Allow the loaf of bread to cool for 10 minutes in the pan, then cool on a wire rack overnight. Slice and enjoy!

To bake bread in the oven:

Follow steps 1 & 2. Select the dough cycle on your bread machine and press start.

When the dough is finished, remove it from the pan. Punch down and on a lightly floured surface, roll the dough into a large rectangle, then roll it up and tuck the ends under so it fits in your bread pan. Place the dough in a greased bread pan, cover with a towel and allow to rise in a warm place (I turn my oven on the lowest setting: 170 degrees) until doubled, 30-45 minutes.

Once the dough has risen, preheat your oven to 350. Bake the bread for 30-45 minutes, until the sides and top are lightly browned and the bottom sounds hollow when tapped. Allow the loaf to cool in the pan for 10 minutes, then remove to a wire rack to cool completely (see notes above for slicing).


To learn more about soaking, visit The Value of Soaking Your Whole Grains.

Emily is a homemaker who lives in Cincinnati, OH with her husband Ryan and their two children: Jericho (2) and Anna (4 months). Their family is passionate about urban living, good food and, most of all, living their life in a way that honors and serves God. 

About Lindsay

Lindsay Edmonds is first a lover of Jesus, wife, mother of four, homemaker, and writer. She loves inspiring women around the world toward simple, natural, and intentional living for the glory of God.

40 Responses to Soaked Whole Wheat Bread in the Bread Machine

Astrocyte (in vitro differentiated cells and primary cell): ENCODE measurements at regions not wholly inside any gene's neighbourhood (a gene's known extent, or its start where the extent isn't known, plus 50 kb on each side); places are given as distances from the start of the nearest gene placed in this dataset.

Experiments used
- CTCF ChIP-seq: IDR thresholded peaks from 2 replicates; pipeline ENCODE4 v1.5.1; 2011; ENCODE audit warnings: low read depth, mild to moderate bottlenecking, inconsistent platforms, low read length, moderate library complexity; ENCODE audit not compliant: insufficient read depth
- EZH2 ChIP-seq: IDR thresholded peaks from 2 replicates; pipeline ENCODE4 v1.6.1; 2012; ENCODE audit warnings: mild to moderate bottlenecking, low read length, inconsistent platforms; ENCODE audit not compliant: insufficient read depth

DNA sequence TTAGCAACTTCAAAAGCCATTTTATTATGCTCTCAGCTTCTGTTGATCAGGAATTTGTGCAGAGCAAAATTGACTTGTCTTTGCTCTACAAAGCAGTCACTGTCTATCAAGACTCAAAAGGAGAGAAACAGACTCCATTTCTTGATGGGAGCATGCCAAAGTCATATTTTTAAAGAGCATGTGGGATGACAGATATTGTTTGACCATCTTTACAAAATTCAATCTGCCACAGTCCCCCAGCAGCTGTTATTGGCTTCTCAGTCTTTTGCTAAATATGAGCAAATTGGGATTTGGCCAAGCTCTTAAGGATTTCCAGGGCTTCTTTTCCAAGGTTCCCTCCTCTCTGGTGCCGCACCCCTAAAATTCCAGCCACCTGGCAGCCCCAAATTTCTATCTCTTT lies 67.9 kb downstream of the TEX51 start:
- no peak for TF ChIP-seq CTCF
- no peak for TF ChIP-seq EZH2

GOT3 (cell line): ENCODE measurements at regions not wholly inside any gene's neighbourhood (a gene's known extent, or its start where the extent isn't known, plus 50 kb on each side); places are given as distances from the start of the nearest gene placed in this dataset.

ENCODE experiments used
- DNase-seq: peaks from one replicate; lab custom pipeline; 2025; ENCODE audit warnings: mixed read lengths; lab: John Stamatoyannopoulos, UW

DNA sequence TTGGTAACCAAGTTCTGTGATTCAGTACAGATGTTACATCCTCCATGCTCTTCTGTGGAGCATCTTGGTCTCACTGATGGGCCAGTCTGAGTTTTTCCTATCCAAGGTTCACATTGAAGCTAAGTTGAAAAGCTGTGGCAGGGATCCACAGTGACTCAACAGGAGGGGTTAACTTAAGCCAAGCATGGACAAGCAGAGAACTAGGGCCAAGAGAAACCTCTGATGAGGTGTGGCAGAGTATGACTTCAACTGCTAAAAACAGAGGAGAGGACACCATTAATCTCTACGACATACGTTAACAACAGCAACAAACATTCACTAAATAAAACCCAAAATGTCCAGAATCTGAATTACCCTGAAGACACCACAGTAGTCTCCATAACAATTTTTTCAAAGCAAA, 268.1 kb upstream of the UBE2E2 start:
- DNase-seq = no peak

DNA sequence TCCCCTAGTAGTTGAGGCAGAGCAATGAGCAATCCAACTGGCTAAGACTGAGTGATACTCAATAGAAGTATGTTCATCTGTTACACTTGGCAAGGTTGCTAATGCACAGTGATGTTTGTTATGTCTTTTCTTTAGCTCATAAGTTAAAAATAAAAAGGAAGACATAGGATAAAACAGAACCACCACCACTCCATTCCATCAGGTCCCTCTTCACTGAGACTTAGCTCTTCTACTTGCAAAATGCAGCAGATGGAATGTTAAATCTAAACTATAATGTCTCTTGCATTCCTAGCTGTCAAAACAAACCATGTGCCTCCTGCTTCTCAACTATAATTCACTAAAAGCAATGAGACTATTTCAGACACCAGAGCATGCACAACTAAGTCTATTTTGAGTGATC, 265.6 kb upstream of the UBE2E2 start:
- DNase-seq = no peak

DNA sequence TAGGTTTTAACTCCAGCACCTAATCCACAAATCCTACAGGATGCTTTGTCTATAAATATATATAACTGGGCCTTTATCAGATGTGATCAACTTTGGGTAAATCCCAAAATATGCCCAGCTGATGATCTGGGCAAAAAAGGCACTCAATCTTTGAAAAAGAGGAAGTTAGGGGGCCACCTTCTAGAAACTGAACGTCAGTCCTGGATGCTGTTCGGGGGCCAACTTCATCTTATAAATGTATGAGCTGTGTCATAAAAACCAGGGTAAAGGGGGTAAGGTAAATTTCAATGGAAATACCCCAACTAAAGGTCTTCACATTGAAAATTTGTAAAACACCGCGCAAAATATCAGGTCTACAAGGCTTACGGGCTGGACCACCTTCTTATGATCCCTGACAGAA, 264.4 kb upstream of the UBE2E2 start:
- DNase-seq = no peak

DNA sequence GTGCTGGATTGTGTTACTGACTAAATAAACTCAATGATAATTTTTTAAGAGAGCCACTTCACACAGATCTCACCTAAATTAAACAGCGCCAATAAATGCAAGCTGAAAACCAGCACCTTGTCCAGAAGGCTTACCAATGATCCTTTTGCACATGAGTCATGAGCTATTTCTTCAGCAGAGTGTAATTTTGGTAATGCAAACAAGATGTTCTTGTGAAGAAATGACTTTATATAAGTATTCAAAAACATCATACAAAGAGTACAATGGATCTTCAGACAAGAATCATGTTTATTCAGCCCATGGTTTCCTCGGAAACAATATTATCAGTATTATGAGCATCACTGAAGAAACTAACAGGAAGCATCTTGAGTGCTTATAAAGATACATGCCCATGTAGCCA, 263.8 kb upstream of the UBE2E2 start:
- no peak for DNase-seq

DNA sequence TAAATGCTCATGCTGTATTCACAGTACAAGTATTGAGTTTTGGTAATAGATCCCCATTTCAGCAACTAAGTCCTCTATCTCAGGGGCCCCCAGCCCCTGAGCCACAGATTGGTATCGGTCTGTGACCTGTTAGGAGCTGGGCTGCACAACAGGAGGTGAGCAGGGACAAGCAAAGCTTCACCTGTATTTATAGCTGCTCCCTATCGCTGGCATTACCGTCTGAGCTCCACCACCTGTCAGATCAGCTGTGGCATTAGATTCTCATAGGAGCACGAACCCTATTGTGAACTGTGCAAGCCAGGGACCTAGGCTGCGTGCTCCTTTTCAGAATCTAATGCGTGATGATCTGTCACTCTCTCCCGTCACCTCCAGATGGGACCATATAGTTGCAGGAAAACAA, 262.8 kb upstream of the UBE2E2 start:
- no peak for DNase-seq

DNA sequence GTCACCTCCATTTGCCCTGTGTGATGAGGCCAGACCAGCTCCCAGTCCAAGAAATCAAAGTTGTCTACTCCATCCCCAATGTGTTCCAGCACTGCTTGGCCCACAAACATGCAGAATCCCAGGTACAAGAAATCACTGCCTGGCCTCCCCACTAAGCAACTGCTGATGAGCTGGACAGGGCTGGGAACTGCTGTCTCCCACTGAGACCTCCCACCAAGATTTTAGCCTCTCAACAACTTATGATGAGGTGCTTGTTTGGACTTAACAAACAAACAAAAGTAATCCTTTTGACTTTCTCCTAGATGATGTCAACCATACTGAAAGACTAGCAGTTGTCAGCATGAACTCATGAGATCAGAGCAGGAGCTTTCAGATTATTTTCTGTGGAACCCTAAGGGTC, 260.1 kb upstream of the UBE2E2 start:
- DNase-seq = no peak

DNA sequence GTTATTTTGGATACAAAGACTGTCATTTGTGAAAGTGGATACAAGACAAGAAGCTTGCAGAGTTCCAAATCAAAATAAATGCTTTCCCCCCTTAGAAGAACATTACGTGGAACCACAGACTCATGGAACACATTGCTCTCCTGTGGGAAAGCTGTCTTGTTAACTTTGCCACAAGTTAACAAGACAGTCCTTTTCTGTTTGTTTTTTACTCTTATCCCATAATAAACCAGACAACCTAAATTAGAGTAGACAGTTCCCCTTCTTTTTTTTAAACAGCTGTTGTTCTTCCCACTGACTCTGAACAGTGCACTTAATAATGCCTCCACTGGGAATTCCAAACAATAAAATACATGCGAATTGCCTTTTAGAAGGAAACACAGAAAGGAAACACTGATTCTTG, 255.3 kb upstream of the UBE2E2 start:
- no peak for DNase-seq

1. Kimberly S. April 2, 2013 at 6:40 pm #

    I tried this recipe and loved it…the first two times. The last three have flopped or near flopped :( I have made bread for years, but have only just started soaking. My main problem is that it doesn’t rise much (or at all). Any ideas why? Should I soak it a bit longer?

  2. janekay February 20, 2013 at 7:18 am #

    Want to try soaking this today and baking tomorrow. Question….all I have are steel cut oats….will they work or do I need a cut oat to add? Thanks!

  3. Laura November 28, 2012 at 3:43 pm #

    Lindsay – would you tell me exactly how to double this recipe for the bread machine dough cycle? Double yeast and everything? My dough cycle rises my single loaf almost to the top.


  4. Mike R. November 26, 2012 at 8:02 am #

    I tried making the soaked whole wheat bread in the bread machine as Guest post by Emily Benhase described, However the mix seems way to dry. This is my first time trying this and the bread machine idea appealed to me but I don’t know if i’m following the directions right. Whats a good way to know the right amount of moisture content for the soaking period.

    Any advise would be greatly appreciated
    Thanks, Mike R.

    • Laura November 26, 2012 at 8:58 am #

      I’ve made this bread about 20 times now. I can tell you exactly what I do…
      I use 2T of honey instead of the 1/4 cup. I use 2 cups flour and 1/2 cup oats, I don’t do the extra T of grains. 3T grapeseed oil, 1T ACV plus water to one cup. I soak all this…Then I mix 2T warm water with 1/4 t honey and 2t yeast. I add 2 1/8 t salt and 1/2 cup of organic white flour from the store directly into the bread machine. When the yeast bubbles up a bit, I add about another 1 T of water to it. Then I mix with a spatula into the soaked base, to keep the flour from flying everywhere. If upon turning on the machine and mixing, it gives a “ball” that doesn’t stick to the sides much as it turns, you should be good. (This exact method has worked for me the past 5 times I’ve made it.) Hope it goes well! Our Thanksgiving guests loved this made into cloverleaf rolls. Laura

      • Mike R November 26, 2012 at 11:10 am #

        Thank You Laura, after reading your reply I double checked the recipe and realized my mistake. I only read the 1Tbsp of Apple Cider Vinegar and missed the part about plus water to make one cup.

        thank You very much
        Mike R.

      • Sami January 7, 2013 at 10:02 am #